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Nelson v. Knight

Supreme Court of Iowa

July 12, 2013

MELISSA NELSON, Appellant,
v.
JAMES H. KNIGHT DDS, P.C. and JAMES KNIGHT, Appellees.

Appeal from the Iowa District Court for Webster County, Thomas J. Bice, Judge.

A former employee appeals from the district court's grant of summary judgment to an employer in a sex discrimination case.

Paige E. Fiedler and Emily E. McCarty of Fiedler & Timmer, P.L.L.C., Urbandale, for appellant.

Stuart J. Cochrane and James L. Kramer of Johnson, Kramer, Good, Mulholland, Cochrane & Driscoll, P.L.C., Fort Dodge, for appellees.

MANSFIELD, Justice. [1]

Can a male employer terminate a long-time female employee because the employer's wife, due to no fault of the employee, is concerned about the nature of the relationship between the employer and the employee? This is the question we are required to answer today. For the reasons stated herein, we ultimately conclude the conduct does not amount to unlawful sex discrimination in violation of the Iowa Civil Rights Act.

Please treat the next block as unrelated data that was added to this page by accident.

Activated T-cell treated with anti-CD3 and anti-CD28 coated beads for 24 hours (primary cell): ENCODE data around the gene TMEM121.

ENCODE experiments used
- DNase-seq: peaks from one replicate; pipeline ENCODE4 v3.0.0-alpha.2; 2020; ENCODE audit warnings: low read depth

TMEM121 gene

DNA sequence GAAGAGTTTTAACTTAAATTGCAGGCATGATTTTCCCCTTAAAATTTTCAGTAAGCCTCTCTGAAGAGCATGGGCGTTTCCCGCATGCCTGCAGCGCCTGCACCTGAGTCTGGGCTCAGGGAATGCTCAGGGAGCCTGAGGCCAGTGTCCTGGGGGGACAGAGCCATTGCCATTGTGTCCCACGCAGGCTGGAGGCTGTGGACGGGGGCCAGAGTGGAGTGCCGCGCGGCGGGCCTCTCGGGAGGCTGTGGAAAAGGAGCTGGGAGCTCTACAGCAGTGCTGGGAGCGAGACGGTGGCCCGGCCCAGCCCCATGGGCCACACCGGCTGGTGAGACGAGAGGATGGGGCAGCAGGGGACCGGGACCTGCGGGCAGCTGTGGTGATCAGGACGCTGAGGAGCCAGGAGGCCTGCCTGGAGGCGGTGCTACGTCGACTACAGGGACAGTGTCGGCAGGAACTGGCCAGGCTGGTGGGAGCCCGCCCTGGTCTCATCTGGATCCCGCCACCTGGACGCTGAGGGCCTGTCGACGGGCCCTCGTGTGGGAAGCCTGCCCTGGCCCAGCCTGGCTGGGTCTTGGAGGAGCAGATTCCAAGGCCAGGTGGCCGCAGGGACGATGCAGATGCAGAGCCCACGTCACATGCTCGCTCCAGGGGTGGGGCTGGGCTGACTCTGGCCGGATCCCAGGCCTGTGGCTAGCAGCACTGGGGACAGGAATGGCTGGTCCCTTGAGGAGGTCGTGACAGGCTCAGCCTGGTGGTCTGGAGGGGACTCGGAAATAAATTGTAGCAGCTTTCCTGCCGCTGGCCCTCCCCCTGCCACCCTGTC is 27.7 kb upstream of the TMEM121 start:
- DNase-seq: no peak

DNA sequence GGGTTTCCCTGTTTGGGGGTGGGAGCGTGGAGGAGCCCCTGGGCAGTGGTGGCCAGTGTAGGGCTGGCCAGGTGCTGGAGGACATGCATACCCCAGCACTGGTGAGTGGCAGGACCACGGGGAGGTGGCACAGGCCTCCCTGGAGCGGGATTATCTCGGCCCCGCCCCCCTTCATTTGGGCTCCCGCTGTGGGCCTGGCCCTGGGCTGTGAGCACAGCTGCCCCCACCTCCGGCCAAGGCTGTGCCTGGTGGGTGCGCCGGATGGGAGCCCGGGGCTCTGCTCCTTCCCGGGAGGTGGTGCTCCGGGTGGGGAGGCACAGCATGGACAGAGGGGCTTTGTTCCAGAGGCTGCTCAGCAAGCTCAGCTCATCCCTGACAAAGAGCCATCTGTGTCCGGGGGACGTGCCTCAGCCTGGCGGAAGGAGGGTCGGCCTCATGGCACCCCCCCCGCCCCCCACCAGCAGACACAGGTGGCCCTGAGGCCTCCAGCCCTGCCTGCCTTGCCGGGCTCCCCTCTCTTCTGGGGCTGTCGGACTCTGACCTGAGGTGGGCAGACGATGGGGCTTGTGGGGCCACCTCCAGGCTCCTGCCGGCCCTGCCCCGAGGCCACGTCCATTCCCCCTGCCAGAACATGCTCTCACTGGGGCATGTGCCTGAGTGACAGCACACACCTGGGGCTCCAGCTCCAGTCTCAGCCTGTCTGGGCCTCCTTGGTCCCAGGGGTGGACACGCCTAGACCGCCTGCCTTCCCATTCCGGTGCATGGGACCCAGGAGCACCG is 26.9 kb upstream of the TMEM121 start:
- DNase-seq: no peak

We emphasize the limits of our decision. The employee did not bring a sexual harassment or hostile work environment claim; we are not deciding how such a claim would have been resolved in this or any other case. Also, when an employer takes an adverse employment action against a person or persons because of a gender-specific characteristic, that can violate the civil rights laws. The record in this case, however, does not support such an allegation.

I. Facts and Procedural Background.

Because this case was decided on summary judgment, we set forth the facts in the light most favorable to the plaintiff, Melissa Nelson.

In 1999, Dr. Knight[2] hired Nelson to work as a dental assistant in his dental office. At that time, Nelson had just received her community college degree and was twenty years old.

Over the next ten-and-a-half years, Nelson worked as a dental assistant for Dr. Knight. Dr. Knight admits that Nelson was a good dental assistant. Nelson in turn acknowledges that Dr. Knight generally treated her with respect, and she believed him to be a person of high integrity.